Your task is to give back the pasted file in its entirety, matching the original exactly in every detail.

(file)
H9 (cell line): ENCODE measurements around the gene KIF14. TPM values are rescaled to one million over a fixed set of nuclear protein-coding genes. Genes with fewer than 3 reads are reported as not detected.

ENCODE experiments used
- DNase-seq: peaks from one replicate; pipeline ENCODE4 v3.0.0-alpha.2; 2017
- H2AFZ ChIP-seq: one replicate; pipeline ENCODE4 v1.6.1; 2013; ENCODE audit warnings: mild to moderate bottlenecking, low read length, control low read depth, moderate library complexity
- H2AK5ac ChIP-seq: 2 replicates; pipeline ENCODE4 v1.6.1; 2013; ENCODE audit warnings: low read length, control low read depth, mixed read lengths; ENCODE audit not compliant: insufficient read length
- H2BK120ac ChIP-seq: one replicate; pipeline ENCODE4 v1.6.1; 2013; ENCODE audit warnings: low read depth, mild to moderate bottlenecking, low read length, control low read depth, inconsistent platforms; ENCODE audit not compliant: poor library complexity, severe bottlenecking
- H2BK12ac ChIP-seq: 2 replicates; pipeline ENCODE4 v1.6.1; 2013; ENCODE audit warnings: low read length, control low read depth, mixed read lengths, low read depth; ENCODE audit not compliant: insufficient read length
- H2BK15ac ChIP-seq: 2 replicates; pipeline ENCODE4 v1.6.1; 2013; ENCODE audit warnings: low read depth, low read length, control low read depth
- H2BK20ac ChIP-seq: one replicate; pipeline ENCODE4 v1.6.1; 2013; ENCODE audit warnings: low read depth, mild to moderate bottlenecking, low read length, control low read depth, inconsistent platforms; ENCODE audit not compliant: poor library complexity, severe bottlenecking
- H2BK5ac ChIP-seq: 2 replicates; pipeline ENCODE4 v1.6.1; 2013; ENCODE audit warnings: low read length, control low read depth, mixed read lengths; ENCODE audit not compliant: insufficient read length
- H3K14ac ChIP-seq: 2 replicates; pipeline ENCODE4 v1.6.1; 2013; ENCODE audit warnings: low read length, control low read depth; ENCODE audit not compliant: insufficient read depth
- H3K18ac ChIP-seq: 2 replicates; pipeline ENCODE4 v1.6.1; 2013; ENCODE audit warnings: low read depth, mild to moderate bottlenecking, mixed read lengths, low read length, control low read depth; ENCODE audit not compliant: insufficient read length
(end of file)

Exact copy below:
H9 (cell line): ENCODE measurements around the gene KIF14. TPM values are rescaled to one million over a fixed set of nuclear protein-coding genes. Genes with fewer than 3 reads are reported as not detected.

ENCODE experiments used
- DNase-seq: peaks from one replicate; pipeline ENCODE4 v3.0.0-alpha.2; 2017
- H2AFZ ChIP-seq: one replicate; pipeline ENCODE4 v1.6.1; 2013; ENCODE audit warnings: mild to moderate bottlenecking, low read length, control low read depth, moderate library complexity
- H2AK5ac ChIP-seq: 2 replicates; pipeline ENCODE4 v1.6.1; 2013; ENCODE audit warnings: low read length, control low read depth, mixed read lengths; ENCODE audit not compliant: insufficient read length
- H2BK120ac ChIP-seq: one replicate; pipeline ENCODE4 v1.6.1; 2013; ENCODE audit warnings: low read depth, mild to moderate bottlenecking, low read length, control low read depth, inconsistent platforms; ENCODE audit not compliant: poor library complexity, severe bottlenecking
- H2BK12ac ChIP-seq: 2 replicates; pipeline ENCODE4 v1.6.1; 2013; ENCODE audit warnings: low read length, control low read depth, mixed read lengths, low read depth; ENCODE audit not compliant: insufficient read length
- H2BK15ac ChIP-seq: 2 replicates; pipeline ENCODE4 v1.6.1; 2013; ENCODE audit warnings: low read depth, low read length, control low read depth
- H2BK20ac ChIP-seq: one replicate; pipeline ENCODE4 v1.6.1; 2013; ENCODE audit warnings: low read depth, mild to moderate bottlenecking, low read length, control low read depth, inconsistent platforms; ENCODE audit not compliant: poor library complexity, severe bottlenecking
- H2BK5ac ChIP-seq: 2 replicates; pipeline ENCODE4 v1.6.1; 2013; ENCODE audit warnings: low read length, control low read depth, mixed read lengths; ENCODE audit not compliant: insufficient read length
- H3K14ac ChIP-seq: 2 replicates; pipeline ENCODE4 v1.6.1; 2013; ENCODE audit warnings: low read length, control low read depth; ENCODE audit not compliant: insufficient read depth
- H3K18ac ChIP-seq: 2 replicates; pipeline ENCODE4 v1.6.1; 2013; ENCODE audit warnings: low read depth, mild to moderate bottlenecking, mixed read lengths, low read length, control low read depth; ENCODE audit not compliant: insufficient read length